There are environmentalists who remember to bring their canvas shopping bags to Whole Foods and then there are environmentalists who quit America and live off the land. The latter are people who realize that no matter how conscientious their consumer choices may be, the consumerist system itself is the ticking time bomb that will ultimately lead to the destruction of the living world.
So they quit. They unplug. They sell their belongings, they terminate their phone contracts. They break their leases and abandon their cars. They retreat to the parts of the country that remain untouched by highways and chain stores. They build a system of being from the ground up. They understand that the only way to fix the problem is to stop being part of the problem. So they leave.
Eric Valli photographs these people. He follows them to their homes--old cabins lit by oil lamps and heated by stoves or simply camps set up in the woods every night. He accompanies them on hunts and fishing trips. He watches the way they live off the land around them. He lives with them. He documents it.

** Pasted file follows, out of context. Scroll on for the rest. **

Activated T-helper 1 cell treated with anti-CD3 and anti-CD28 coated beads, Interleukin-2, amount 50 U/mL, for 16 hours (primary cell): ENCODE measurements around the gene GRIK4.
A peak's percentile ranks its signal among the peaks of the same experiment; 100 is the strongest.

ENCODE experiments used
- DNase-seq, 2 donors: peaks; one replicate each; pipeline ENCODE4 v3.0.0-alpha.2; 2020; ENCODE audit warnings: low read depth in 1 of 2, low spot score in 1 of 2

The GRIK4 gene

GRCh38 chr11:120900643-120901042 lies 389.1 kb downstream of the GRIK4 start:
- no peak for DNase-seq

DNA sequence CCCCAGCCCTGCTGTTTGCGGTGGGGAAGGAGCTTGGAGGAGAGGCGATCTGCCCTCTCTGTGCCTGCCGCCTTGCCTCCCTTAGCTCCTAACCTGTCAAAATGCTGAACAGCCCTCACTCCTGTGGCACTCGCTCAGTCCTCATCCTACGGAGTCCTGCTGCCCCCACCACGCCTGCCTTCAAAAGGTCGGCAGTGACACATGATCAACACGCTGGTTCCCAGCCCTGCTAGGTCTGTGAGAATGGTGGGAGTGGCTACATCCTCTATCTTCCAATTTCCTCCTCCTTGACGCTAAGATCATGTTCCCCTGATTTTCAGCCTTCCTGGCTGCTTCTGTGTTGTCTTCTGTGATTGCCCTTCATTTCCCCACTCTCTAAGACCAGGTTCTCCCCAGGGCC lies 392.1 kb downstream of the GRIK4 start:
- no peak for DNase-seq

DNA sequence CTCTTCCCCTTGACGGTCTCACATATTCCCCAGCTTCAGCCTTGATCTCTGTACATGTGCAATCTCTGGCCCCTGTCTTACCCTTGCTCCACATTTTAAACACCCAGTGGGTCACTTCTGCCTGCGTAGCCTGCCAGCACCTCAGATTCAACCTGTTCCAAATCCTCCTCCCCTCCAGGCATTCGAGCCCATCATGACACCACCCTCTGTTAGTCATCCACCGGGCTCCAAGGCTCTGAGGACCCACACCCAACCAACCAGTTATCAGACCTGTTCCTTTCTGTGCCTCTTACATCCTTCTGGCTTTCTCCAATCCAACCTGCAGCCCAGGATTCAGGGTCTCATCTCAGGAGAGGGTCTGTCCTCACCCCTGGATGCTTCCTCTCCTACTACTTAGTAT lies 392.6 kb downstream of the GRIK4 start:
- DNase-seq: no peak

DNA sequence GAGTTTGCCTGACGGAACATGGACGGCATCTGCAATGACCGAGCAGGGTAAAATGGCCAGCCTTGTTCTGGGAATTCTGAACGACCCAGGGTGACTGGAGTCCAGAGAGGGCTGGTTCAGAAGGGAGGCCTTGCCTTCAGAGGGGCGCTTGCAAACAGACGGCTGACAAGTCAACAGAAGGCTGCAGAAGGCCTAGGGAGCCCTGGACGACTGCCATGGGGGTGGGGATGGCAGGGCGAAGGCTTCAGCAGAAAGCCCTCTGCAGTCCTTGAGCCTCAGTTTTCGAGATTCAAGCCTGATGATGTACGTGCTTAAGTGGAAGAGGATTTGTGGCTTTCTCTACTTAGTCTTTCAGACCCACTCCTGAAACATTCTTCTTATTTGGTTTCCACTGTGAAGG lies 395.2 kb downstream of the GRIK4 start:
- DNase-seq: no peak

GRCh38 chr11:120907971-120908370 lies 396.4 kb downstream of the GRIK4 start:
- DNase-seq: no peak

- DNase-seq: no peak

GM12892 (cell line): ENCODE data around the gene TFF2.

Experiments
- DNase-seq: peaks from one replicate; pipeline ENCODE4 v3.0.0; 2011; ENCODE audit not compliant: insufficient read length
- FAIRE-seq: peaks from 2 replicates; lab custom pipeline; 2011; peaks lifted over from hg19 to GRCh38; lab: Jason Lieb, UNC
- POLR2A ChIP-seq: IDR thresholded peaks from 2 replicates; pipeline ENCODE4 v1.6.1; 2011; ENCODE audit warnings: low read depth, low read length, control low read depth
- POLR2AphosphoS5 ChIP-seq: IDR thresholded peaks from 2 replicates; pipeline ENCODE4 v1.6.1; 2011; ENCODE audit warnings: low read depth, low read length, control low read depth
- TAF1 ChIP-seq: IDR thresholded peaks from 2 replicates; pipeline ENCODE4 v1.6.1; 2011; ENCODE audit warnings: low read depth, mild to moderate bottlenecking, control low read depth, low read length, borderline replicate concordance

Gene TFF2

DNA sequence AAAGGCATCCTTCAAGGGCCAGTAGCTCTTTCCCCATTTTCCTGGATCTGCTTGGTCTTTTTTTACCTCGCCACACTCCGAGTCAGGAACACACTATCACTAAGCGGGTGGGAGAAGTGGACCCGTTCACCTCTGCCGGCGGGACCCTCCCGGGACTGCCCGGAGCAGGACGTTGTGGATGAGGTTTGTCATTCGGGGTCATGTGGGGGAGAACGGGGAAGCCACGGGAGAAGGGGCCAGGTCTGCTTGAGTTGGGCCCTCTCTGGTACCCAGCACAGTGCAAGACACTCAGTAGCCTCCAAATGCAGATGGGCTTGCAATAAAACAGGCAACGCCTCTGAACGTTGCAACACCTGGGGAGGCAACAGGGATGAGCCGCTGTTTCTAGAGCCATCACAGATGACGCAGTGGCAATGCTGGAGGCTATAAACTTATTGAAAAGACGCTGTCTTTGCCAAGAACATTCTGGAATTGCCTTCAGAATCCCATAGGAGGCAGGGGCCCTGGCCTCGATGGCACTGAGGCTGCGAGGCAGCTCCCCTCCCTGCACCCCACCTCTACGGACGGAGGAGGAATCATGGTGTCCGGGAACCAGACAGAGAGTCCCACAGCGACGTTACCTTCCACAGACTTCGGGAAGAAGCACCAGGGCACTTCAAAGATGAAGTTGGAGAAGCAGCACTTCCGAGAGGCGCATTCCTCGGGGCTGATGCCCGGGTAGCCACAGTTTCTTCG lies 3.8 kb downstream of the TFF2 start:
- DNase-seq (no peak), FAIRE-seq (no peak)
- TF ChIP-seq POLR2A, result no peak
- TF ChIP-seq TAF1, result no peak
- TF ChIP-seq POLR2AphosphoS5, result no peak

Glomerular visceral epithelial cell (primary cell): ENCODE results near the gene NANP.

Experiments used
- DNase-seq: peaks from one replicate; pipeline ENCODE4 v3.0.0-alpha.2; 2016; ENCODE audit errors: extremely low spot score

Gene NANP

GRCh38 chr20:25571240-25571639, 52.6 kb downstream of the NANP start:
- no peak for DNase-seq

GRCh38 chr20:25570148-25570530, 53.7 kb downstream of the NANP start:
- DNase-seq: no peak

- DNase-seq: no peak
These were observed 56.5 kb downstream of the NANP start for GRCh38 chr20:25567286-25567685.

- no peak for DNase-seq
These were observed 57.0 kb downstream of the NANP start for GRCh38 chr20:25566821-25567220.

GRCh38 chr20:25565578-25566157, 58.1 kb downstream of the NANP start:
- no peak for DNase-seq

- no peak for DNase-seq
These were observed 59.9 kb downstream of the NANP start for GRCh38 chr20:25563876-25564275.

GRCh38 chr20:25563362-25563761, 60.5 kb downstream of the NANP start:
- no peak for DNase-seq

The idea of broadcasting a simple, disconnected life over the internet with the help of a cutting-edge camera carries its share of problems, but Valli's quiet, respectful portraits don't seem to interfere with the lives their subjects have chosen. Valli stands in as a reverent eye, showing us images of those people who have shunned the convoluted exchange of the capitalist system in favor of bartering directly with the land. The images are beautiful. What's more, they are necessary. We need them to kindle that little fire inside of us that begs us to want less. We need them to ensure that spark actually leads us to reduce our consumption, not just consume differently according to another's desire for wealth. We need to step out from the desperate grappling for remaining resources and learn to let the land take care of us. We see now that it's possible. We just have to be strong enough to follow it.